Creating this project has been a great challenge for me in many respects: As a musician, to compose and perform a kind of music completely different from the mainstream, the fruit of a long-time exploration in the roots of the musical art, especially as this has been expressed in the Mediterranean, the Middle East, the Balkans and Western Europe. As an MA in Digital Media, by taking advantage of the creative capabilities of the new media, to attempt to reconstruct the musical experience of ancient Greeks not only as sounds but also as texts, images, video and interactive features. Finally, as a researcher in the field of antique Greek culture and philosophy, to show the timeless and classical value of this culture and to argue that it is not a dead thing of the past but the living heart of human civilization, evident in the world's languages, in our thinking, in the organization of our societies, and in every aspect of artistic expression. The study of ancient Greek music in particular (lyrics, metrics, modes, notation etc.) gives sufficient evidence that this music lies in the foundation of both the western and the eastern musical tradition. The manner in which Western culture in particular has expressed itself in the art of music has been profoundly affected by Greek musical thought and practice.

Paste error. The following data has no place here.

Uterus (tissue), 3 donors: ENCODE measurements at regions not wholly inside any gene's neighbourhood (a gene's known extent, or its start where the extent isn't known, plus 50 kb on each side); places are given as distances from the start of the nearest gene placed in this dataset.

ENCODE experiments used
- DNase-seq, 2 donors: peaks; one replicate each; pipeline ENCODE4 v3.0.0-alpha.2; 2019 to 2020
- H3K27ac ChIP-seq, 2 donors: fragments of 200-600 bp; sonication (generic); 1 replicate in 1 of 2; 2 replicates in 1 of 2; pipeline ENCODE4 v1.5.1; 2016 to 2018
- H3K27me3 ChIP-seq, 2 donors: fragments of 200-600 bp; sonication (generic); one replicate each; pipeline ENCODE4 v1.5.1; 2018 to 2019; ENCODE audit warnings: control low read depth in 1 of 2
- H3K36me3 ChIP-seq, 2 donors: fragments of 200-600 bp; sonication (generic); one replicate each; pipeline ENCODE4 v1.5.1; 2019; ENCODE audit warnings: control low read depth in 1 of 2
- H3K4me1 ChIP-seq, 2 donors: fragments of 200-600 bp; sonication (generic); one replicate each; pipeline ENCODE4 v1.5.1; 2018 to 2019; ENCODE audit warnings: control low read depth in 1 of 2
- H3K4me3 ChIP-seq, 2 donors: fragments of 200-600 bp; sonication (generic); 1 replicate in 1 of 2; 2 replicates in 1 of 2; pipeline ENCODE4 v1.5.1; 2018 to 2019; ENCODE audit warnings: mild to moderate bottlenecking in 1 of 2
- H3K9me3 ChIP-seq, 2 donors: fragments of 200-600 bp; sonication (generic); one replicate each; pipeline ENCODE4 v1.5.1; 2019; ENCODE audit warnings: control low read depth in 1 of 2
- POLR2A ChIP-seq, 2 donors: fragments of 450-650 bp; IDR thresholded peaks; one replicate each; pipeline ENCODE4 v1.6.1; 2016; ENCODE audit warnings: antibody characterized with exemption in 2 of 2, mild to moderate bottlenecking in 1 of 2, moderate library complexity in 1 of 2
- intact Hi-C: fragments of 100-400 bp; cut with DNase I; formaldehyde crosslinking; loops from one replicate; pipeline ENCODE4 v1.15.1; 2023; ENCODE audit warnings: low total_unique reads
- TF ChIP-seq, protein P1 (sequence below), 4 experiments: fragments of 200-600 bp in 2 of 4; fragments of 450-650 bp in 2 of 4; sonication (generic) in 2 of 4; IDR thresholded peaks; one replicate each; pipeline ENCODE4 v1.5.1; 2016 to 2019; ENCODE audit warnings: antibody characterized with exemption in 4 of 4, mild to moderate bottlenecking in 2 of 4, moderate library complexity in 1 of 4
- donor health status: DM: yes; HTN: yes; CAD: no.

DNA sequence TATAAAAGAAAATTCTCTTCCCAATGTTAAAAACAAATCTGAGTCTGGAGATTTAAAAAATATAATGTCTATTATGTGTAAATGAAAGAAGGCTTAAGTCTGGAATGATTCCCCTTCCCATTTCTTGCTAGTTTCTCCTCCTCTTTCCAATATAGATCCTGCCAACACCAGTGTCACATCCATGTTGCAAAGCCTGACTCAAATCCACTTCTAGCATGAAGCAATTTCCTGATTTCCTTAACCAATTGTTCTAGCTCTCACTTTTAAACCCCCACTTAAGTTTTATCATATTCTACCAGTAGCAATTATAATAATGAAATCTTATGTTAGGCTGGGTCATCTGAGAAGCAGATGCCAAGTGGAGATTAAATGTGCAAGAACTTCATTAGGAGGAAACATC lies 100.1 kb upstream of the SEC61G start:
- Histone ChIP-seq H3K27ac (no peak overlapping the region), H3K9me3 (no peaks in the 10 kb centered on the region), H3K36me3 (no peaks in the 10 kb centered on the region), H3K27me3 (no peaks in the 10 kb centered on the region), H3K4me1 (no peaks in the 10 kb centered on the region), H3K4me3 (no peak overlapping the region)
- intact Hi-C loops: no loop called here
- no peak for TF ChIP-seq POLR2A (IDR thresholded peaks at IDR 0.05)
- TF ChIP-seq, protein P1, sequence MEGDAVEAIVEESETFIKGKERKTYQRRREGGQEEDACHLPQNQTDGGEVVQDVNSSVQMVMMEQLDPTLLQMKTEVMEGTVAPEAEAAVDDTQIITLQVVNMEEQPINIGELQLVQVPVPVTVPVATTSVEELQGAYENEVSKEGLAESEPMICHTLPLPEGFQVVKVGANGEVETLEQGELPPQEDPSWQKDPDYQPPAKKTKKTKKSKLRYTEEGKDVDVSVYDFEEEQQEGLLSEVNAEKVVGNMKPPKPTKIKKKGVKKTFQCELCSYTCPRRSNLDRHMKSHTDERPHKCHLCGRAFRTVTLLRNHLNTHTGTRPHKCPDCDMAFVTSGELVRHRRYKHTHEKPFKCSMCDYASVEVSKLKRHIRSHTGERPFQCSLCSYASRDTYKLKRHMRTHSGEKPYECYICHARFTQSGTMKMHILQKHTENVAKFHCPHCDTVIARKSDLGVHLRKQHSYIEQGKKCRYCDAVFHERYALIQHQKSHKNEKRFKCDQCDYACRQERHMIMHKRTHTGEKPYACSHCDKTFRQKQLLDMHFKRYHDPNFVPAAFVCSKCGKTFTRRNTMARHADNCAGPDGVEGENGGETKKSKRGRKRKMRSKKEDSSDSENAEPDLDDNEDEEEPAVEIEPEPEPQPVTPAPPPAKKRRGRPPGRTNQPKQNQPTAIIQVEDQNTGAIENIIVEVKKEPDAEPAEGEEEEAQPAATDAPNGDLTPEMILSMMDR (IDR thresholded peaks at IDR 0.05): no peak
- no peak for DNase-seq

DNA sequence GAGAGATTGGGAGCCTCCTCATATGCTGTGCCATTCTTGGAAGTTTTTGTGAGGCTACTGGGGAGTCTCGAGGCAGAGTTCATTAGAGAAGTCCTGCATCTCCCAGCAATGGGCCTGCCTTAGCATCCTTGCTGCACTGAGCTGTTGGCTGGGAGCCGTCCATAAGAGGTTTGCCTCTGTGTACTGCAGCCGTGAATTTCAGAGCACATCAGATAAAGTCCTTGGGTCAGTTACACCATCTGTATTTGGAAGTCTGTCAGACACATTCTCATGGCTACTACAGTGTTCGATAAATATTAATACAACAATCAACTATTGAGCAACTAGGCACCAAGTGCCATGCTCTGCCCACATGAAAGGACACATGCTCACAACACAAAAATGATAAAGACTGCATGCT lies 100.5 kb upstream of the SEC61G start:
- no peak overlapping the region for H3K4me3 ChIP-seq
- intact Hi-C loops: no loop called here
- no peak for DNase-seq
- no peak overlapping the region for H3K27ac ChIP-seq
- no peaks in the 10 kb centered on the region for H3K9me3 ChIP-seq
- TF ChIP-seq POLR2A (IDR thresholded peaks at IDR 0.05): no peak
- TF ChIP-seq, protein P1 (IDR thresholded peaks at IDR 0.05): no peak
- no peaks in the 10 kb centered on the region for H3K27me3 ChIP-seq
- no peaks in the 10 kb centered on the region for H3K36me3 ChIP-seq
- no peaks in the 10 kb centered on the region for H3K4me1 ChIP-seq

It is well known that the early Christian church modes drew upon the ancient Greek modes. First the Gnostics used the Greek scale in their incantations, and then Byzantium not only adopted the Greek modes but also adapted the verses of ancient poetry to praise the God of the new religion. In the hymns of today's Greek Orthodox Church which saved unaltered the Byzantine tradition of the early Christian church, the relationship with the ancient Orphic hymns, as well as with the whole range of Greek poetry, both Lyrical and Dramatic, is obvious. Also, the huge legacy of ancient Greek writings on music theory served as models for later theoretical treatises and helped shaped the course of Western and, of course, Middle Eastern music theory. There is no aspect of the musical art that the ancient authors did not deal with: Writings on theory, musical education and the role of music in society (by Plato and Aristotle), on practical aspects of music performance (Aristoxenus), on acoustics (Pythagoras, Euclid, Ptolemeos) etc. Even the notational system, on which today's Western music theory is based, comes from the philosopher and mathematician Pythagoras (6th century B.C.) who was the first to define musical intervals in mathematical terms and thus create the first system of musical notation. Finally, the organized system of Western harmony, as expressed in the so called classical music is actually the evolution of the music of the Middle Ages, the organization of which, in turn, derives from the medieval theorists' knowledge of ancient Greek music transmitted to Europe by means of the works of Boethius in the 5th century A.D and the writings of Arabs later.